Dressage is the art of training a horse by standardized methods that result in a well-trained, confident and harmonious partnership. A dressage test has a set pattern with specific movements that increase in difficulty. For a test to be deemed correct, the judge must see a certain level of performance.
The judge’s marking system for a dressage test is based on the training scale with higher marks for more correct movements. The test also takes into account the overall impression of harmony between the horse and rider, which is measured by the ‘collective mark’.
For example, if you ride all of the compulsory movements correctly and don’t miss any of the ‘prohibited movements’, you will be awarded an average score of 10 or above. If you omit a compulsory movement from your test, you will lose two marks for that omission, so it is important to read the test sheet carefully before riding.
Dressage tests with diagrams are invaluable for riders preparing to compete as they show you what the judges are looking for from both you and your horse. They also help you understand how the movements fit into the bigger picture of your training. There is a wealth of information on the test sheet that many riders overlook, including the directives for each movement, the maximum mark available for that movement and even where the coefficients (x2) are applied.
A good dressage test book will have the complete tests on the same pages or facing each other rather than requiring you to flip the page to see the next part of the test, which can be tricky while you are on your horse. These books from Whinny Widgets (training through second levels) and from FEI have all of the necessary information in one easy-to-use, handy book.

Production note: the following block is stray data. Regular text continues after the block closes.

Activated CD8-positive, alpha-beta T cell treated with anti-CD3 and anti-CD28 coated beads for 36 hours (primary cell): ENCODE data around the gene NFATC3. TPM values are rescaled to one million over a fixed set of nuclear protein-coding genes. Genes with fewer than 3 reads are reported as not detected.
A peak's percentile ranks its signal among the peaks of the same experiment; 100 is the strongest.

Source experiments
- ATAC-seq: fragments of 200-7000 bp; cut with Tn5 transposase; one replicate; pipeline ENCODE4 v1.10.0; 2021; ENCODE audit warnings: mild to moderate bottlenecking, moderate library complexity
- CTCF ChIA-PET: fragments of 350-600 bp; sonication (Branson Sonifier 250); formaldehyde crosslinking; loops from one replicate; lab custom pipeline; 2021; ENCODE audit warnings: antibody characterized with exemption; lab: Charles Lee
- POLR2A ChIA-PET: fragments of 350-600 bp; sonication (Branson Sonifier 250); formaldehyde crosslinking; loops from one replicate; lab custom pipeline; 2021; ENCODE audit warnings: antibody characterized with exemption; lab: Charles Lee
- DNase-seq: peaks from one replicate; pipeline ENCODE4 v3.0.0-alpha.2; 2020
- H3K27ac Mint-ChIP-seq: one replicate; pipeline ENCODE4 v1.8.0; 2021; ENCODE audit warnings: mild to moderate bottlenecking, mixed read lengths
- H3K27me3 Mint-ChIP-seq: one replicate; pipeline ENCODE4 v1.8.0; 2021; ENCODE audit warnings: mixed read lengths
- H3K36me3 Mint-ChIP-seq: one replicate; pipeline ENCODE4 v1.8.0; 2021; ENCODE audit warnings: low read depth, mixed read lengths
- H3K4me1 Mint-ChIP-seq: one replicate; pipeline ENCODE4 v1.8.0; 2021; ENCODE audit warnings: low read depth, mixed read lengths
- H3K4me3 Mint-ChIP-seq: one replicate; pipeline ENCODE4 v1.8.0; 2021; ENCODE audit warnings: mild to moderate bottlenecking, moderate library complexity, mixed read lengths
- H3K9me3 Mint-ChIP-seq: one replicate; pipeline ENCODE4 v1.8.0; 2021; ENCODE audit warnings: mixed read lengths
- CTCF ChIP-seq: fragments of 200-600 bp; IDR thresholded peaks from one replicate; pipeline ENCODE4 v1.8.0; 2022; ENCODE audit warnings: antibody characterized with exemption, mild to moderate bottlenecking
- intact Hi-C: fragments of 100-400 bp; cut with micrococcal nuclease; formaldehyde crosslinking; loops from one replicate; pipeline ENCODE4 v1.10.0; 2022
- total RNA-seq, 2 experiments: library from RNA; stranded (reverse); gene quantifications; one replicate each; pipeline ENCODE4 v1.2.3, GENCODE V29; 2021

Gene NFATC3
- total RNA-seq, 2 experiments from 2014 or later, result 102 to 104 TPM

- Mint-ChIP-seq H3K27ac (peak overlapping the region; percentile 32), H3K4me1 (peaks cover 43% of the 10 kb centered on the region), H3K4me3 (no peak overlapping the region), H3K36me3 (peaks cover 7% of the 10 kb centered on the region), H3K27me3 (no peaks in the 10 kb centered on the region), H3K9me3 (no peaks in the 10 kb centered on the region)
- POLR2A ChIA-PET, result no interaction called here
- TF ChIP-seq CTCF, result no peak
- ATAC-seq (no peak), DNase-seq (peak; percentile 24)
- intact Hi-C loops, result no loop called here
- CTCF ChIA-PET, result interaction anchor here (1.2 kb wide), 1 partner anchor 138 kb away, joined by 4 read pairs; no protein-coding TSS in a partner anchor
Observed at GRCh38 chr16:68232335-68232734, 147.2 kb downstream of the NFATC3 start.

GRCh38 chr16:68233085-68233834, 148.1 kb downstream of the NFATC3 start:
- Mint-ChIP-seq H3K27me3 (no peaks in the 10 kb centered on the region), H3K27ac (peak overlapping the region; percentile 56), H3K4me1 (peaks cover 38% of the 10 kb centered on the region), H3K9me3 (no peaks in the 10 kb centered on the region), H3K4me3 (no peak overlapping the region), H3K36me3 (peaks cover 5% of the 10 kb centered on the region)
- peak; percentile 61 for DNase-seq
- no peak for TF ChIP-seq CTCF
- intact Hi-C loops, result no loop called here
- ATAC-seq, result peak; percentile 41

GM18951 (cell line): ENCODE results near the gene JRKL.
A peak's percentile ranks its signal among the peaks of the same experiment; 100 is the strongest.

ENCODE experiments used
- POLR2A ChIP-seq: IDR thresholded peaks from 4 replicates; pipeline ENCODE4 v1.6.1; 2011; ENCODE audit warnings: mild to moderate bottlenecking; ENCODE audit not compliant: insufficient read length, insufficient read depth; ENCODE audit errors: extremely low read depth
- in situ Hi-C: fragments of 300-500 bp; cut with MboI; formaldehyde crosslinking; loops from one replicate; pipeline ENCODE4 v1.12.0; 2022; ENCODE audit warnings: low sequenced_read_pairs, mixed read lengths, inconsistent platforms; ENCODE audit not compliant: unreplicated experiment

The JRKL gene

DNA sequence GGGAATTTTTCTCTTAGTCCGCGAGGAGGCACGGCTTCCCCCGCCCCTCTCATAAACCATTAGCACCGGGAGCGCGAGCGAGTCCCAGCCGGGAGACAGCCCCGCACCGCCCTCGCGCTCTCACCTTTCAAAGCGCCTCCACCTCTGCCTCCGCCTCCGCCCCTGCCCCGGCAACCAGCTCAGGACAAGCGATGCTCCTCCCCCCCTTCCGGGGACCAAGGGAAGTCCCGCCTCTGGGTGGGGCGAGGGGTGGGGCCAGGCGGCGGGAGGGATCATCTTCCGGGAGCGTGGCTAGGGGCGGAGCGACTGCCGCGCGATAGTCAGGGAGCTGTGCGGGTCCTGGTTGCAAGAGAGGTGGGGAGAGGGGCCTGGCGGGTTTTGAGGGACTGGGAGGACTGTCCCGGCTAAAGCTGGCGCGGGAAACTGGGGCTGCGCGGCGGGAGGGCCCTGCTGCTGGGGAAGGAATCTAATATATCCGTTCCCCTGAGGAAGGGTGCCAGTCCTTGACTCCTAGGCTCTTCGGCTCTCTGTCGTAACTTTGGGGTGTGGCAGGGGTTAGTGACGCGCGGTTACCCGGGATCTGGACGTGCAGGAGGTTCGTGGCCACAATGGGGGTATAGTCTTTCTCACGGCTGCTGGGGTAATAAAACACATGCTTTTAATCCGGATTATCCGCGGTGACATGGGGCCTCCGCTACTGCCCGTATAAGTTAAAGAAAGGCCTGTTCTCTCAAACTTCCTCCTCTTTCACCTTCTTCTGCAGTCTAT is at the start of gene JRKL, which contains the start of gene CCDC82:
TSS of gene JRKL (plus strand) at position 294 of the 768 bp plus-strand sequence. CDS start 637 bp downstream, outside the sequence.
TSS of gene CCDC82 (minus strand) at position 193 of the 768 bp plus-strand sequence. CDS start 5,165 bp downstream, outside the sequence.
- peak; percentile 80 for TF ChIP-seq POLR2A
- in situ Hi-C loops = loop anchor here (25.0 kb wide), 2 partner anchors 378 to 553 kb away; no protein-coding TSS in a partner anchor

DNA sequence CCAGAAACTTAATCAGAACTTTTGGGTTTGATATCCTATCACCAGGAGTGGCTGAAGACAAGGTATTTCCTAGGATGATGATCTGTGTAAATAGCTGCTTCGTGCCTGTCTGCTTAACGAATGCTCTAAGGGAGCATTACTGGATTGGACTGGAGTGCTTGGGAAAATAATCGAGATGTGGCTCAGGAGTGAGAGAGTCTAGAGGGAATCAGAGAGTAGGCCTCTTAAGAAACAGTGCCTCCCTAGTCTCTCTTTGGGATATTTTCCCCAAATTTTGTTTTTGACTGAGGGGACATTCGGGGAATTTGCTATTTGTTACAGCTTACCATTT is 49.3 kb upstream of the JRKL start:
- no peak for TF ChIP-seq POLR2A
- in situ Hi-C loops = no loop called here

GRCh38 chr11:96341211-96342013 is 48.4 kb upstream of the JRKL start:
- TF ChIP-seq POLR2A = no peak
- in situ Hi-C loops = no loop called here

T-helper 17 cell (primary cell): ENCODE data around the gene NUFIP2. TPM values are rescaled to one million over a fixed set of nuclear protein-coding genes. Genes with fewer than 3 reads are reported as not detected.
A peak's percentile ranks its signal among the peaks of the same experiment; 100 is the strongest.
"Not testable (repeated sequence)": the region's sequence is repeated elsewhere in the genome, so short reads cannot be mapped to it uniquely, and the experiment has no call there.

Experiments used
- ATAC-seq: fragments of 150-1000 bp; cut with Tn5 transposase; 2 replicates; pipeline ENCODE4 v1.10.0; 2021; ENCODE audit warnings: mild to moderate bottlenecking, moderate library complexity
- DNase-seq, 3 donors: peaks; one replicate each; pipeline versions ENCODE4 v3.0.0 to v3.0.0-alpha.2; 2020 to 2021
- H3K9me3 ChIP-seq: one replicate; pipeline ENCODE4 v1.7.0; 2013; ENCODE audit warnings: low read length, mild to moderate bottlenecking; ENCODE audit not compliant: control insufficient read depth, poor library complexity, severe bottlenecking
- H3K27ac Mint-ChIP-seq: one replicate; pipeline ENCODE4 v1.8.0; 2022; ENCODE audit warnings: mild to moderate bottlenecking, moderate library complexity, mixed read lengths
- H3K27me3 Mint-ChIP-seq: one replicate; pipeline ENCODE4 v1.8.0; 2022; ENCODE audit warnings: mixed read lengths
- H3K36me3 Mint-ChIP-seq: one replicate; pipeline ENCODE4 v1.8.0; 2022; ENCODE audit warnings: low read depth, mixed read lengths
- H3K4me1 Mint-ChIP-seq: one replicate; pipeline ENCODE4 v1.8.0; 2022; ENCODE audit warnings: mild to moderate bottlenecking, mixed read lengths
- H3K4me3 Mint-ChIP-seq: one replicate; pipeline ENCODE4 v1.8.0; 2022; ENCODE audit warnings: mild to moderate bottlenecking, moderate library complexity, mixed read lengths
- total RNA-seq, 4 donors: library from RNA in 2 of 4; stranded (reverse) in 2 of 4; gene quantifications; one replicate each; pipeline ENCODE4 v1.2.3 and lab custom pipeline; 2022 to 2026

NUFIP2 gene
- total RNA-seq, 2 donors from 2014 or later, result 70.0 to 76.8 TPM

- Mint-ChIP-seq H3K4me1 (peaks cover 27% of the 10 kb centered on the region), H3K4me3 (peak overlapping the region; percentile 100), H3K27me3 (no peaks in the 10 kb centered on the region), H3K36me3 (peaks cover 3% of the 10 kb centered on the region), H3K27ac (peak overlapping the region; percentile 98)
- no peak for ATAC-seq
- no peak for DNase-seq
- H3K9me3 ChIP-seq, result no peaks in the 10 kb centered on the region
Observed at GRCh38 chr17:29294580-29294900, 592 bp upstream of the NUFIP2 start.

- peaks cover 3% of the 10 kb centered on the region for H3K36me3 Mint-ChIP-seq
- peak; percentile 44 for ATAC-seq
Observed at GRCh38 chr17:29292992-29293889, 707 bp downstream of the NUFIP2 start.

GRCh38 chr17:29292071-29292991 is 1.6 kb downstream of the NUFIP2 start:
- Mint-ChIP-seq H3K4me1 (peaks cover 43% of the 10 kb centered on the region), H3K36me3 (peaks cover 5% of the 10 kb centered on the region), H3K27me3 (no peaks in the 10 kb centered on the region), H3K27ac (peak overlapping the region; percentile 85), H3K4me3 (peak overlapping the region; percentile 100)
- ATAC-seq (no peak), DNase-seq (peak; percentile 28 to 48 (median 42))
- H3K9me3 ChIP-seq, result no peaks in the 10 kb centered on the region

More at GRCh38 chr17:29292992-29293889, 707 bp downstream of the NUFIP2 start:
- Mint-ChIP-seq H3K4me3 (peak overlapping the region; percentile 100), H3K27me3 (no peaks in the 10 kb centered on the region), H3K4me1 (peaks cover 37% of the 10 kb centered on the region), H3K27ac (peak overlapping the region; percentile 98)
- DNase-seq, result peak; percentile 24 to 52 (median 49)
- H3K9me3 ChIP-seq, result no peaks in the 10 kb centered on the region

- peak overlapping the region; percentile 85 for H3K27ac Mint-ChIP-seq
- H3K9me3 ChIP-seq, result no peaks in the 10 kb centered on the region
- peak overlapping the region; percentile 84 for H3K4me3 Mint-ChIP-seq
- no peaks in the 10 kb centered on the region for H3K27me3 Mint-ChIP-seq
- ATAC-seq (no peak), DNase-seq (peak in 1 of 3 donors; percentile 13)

Dressage riders are expected to be dressed in formal attire, which includes matching breeches and tops, tall boots or long riding shoes and a hat that matches the color of the coat. The bridle should be black leather, although brown is becoming more popular. The tail is usually braided or combed and the horse’s hooves should be polished and shiny. During a dressage competition, whips are not allowed and bangles are not permitted in the mane or tail, because they can distract the judges.
To prepare for a dressage competition, it’s a good idea to practice the test at home to get your horse used to being in an arena with applause and banners, and to ensure that you know what to expect on the day. You can also get an idea of what the judges are looking for by watching videos online of people riding their tests (but don’t watch the riding – just the pattern). Finally, it’s worth getting someone to video your ride so that you can study the video and identify what areas you need to work on. It is much easier to make small improvements when you can see the mistakes for yourself.